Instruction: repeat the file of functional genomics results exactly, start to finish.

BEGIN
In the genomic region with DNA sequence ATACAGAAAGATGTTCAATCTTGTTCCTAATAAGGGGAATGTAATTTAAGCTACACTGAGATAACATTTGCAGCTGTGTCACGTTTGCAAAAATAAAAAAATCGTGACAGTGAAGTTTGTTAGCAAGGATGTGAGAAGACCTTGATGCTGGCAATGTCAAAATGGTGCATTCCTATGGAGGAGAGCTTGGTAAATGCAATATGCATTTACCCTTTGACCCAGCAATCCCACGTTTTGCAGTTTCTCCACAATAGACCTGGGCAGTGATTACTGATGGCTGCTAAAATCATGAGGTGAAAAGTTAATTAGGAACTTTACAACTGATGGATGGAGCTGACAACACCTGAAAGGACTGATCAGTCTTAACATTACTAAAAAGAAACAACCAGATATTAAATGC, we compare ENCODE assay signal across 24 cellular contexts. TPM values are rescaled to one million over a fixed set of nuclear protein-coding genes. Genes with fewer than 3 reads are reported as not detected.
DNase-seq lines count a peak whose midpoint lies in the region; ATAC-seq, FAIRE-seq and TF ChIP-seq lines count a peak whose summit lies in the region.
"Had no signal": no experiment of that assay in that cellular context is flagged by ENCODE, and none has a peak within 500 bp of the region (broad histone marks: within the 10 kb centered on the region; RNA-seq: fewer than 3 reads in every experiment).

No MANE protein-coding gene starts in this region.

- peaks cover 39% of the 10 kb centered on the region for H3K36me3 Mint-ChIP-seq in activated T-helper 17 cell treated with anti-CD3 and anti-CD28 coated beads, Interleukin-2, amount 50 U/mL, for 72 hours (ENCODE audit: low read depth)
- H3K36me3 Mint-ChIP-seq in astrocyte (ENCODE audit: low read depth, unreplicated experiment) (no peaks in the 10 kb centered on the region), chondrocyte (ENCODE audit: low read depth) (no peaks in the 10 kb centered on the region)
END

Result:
In the genomic region with DNA sequence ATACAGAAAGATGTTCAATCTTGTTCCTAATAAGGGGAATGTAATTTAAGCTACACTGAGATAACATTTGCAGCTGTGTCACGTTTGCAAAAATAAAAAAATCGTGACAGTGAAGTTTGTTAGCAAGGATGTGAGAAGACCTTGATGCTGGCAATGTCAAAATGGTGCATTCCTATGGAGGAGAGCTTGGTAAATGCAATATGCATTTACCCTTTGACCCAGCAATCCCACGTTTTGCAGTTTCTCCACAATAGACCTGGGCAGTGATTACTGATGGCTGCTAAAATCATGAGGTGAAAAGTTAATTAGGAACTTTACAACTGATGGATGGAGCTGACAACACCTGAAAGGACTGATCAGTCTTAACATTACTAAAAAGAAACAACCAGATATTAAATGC, we compare ENCODE assay signal across 24 cellular contexts. TPM values are rescaled to one million over a fixed set of nuclear protein-coding genes. Genes with fewer than 3 reads are reported as not detected.
DNase-seq lines count a peak whose midpoint lies in the region; ATAC-seq, FAIRE-seq and TF ChIP-seq lines count a peak whose summit lies in the region.
"Had no signal": no experiment of that assay in that cellular context is flagged by ENCODE, and none has a peak within 500 bp of the region (broad histone marks: within the 10 kb centered on the region; RNA-seq: fewer than 3 reads in every experiment).

No MANE protein-coding gene starts in this region.

- peaks cover 39% of the 10 kb centered on the region for H3K36me3 Mint-ChIP-seq in activated T-helper 17 cell treated with anti-CD3 and anti-CD28 coated beads, Interleukin-2, amount 50 U/mL, for 72 hours (ENCODE audit: low read depth)
- H3K36me3 Mint-ChIP-seq in astrocyte (ENCODE audit: low read depth, unreplicated experiment) (no peaks in the 10 kb centered on the region), chondrocyte (ENCODE audit: low read depth) (no peaks in the 10 kb centered on the region)